If, like me, your stir-fry experience is spotty, you might want to join a cooking group called Wok Wednesdays. Every other week you’ll make a recipe from Stir-Frying to the Sky’s Edge and the results will be posted. (On May 16, the recipe is Stir-Fried Garlic Spinach, on the 30th, Cashew Chicken).
Or, on your own, you could start with an easy but delicious recipe like Stir-Fried Sugar Snap Peas with Shiitake Mushrooms. This deceptively simple dish offers contrasting textures (soft shiitakes, crunchy peas) and delicious flavors (meaty mushrooms, sweet sugar snaps, spicy ginger)and it takes all of 10 or 15 minutes to prep and maybe 5 or 6 minutes to cook. With steamed rice, that could be supper, at least in our house.
Eventually you could go on to more complex recipes like Hong Kong-Style Mango Ginger Chicken and Taiwanese-Style Stir-Fried Scallops and Shrimp with Yellow Chives.
Or you could improvise.
The morning after I made the stir-fried sugar snaps and shiitake mushrooms, I found the most gorgeous stalks of green garlic at our farmer’s market. Then our CSA box arrived, brimming with small heirloom carrots in the most delectable shades of magenta, orange and cream. I couldn’t help but think how tasty they would be with the sugar snaps and the shiitakes.
That night I made the dish again, adding a few small colorful carrots and thinly sliced bulbs of green garlic. The garlic slices were almost translucent and as they sizzled in the wok, I could see the outline of the baby cloves. The dish was different but quite good, sweeter with the addition of the tender carrots, mildly pungent with the flavor of the green garlic.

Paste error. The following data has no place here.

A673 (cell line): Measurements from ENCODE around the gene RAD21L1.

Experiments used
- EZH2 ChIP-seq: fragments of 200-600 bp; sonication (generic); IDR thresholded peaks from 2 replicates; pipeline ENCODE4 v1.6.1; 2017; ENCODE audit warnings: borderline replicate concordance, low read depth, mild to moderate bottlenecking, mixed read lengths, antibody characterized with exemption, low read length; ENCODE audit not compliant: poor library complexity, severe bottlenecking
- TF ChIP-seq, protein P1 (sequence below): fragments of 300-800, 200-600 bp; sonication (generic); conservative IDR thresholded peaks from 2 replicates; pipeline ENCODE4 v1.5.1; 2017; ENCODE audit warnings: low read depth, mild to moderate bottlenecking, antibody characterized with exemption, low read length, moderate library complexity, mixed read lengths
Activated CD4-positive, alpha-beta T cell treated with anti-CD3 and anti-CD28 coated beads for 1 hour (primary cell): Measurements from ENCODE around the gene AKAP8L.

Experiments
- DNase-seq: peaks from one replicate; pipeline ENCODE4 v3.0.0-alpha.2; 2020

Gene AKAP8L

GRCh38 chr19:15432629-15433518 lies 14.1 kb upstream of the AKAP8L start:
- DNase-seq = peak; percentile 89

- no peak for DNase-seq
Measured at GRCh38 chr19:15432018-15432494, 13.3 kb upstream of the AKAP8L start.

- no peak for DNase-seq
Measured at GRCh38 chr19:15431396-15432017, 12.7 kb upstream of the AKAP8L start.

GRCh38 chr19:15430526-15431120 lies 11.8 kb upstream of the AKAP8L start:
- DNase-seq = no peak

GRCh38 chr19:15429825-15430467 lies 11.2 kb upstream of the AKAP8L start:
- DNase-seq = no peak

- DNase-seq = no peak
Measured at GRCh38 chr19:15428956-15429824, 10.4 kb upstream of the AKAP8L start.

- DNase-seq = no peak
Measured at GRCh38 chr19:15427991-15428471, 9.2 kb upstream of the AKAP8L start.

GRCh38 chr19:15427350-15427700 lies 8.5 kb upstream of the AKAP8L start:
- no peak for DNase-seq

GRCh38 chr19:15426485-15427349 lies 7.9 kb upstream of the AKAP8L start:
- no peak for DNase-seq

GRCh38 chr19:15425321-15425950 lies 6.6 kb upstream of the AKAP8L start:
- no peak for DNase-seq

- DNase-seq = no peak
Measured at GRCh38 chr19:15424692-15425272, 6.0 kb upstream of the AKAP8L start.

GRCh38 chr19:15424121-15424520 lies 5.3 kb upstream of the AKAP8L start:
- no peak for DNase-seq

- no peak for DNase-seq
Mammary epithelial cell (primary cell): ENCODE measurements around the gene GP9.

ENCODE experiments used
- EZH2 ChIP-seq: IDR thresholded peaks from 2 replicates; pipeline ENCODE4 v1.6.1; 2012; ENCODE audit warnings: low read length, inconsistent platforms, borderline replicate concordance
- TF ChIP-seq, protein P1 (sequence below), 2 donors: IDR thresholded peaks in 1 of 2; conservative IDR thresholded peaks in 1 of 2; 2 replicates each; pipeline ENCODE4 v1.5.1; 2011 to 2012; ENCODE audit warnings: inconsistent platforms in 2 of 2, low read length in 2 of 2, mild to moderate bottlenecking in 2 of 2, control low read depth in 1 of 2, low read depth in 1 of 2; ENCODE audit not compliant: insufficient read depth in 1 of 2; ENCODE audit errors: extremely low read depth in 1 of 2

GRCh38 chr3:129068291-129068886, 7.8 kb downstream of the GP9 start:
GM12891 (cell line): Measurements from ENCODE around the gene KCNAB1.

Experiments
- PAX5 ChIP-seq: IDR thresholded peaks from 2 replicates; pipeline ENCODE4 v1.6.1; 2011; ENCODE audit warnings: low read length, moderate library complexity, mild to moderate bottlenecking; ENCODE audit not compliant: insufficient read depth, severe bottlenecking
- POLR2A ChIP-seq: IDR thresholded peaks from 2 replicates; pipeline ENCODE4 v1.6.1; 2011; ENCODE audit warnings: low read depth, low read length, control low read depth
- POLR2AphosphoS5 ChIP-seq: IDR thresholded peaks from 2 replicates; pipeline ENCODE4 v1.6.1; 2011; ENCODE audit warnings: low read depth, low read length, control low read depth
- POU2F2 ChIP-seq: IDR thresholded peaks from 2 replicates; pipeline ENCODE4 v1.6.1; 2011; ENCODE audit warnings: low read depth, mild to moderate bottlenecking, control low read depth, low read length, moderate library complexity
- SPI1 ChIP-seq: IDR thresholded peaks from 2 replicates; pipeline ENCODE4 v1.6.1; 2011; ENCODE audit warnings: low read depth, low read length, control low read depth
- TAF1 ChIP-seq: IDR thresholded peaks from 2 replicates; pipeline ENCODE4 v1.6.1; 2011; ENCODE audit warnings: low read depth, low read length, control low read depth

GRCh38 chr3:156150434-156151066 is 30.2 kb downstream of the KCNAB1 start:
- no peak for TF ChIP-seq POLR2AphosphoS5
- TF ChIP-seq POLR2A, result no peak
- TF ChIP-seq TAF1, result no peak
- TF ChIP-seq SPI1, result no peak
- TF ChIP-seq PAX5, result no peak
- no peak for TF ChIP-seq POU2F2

Then I did a bad thing.
B brought home a pound of his favorite thick-cut smoky bacon. All I could think of was how luscious that bacon would be in "my" new stir-fry. In the pantry section of her book, Grace clearly mentions Chinese bacon. Known as lop yuk, it is actually dry-cured pork belly “with an earthy smoky flavor.” “It comes in a 1-inch thick slab,” she writes, “never in thin slices.”
Did I go out to find lop yuk? Nope. It was already 7 PM, so I stacked four slices of B’s bacon, cut it on the diagonal and cooked the pieces very slowly (not in the wok), until most of the fat was rendered and the bacon was still slightly soft, but almost caramelized and salty-sweet. I made the stir-fry once again, adding the bacon at the end. Even though it was “wrong,” I have to say the bacon added a magnificent porky twist to the dish.
So, with apologies to Grace, here’s my adaptation of her lovely recipe. Interestingly even though the quantity of vegetables increases, I found that you don’t need any more peanut oil or liquid than Grace specifies in the original recipe. However, I did have to cook the vegetables a minute or two longer.
As for the bacon, well, next time I will try to find lop yuk. But for now, our local thick cut smoky bacon will have to do.